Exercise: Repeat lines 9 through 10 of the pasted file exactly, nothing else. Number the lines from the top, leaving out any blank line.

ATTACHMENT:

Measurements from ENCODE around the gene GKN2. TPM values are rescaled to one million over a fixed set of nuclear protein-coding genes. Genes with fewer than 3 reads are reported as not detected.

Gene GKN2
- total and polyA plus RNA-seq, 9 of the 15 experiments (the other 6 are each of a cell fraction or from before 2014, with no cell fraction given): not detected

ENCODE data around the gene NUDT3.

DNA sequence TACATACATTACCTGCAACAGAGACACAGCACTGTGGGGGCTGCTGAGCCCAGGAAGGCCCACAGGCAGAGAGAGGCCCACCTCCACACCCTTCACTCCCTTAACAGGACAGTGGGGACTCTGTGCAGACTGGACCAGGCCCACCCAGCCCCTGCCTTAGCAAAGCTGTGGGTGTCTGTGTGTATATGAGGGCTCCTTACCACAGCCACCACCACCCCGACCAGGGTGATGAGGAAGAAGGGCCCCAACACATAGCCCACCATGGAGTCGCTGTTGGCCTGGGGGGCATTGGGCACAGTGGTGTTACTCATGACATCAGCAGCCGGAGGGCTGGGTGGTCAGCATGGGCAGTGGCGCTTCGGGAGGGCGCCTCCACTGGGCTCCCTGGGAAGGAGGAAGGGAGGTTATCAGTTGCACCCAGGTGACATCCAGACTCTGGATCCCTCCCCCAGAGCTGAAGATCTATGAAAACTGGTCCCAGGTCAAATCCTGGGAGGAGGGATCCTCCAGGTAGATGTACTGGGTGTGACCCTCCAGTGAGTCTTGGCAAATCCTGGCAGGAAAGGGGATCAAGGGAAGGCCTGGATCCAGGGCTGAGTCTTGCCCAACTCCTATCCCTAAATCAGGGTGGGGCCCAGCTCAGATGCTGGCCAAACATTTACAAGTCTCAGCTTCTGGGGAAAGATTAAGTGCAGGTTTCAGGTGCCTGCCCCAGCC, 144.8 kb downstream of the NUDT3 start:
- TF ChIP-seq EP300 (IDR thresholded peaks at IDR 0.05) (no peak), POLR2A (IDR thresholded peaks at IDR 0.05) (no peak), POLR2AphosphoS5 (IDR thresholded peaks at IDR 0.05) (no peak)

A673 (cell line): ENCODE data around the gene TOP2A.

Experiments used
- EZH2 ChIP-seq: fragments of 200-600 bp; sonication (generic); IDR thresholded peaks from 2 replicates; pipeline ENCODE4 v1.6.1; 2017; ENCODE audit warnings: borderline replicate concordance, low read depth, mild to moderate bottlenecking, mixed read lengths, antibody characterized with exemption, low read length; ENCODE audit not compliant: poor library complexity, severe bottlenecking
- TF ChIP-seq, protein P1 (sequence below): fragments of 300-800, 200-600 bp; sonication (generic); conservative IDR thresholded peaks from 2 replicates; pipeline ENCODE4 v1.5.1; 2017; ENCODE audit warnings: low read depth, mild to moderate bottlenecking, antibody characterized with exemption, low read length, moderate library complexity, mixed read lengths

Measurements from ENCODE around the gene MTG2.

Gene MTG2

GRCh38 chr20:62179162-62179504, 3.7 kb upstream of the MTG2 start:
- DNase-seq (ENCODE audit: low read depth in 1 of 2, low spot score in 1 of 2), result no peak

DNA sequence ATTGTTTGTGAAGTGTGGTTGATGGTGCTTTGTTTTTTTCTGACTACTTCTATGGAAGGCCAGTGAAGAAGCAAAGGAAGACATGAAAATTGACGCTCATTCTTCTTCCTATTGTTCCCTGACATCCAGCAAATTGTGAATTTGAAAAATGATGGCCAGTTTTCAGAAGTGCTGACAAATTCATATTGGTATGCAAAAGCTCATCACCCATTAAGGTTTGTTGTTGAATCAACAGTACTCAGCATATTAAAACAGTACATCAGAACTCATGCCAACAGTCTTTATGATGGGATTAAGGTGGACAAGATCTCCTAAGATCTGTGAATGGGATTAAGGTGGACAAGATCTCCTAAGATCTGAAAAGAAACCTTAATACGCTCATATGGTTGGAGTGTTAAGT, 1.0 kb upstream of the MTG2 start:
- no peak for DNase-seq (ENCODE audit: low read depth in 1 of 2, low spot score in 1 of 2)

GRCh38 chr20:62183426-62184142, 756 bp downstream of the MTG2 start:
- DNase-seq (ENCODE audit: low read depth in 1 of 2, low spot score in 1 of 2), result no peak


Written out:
- EZH2 ChIP-seq: fragments of 200-600 bp; sonication (generic); IDR thresholded peaks from 2 replicates; pipeline ENCODE4 v1.6.1; 2017; ENCODE audit warnings: borderline replicate concordance, low read depth, mild to moderate bottlenecking, mixed read lengths, antibody characterized with exemption, low read length; ENCODE audit not compliant: poor library complexity, severe bottlenecking
- TF ChIP-seq, protein P1 (sequence below): fragments of 300-800, 200-600 bp; sonication (generic); conservative IDR thresholded peaks from 2 replicates; pipeline ENCODE4 v1.5.1; 2017; ENCODE audit warnings: low read depth, mild to moderate bottlenecking, antibody characterized with exemption, low read length, moderate library complexity, mixed read lengths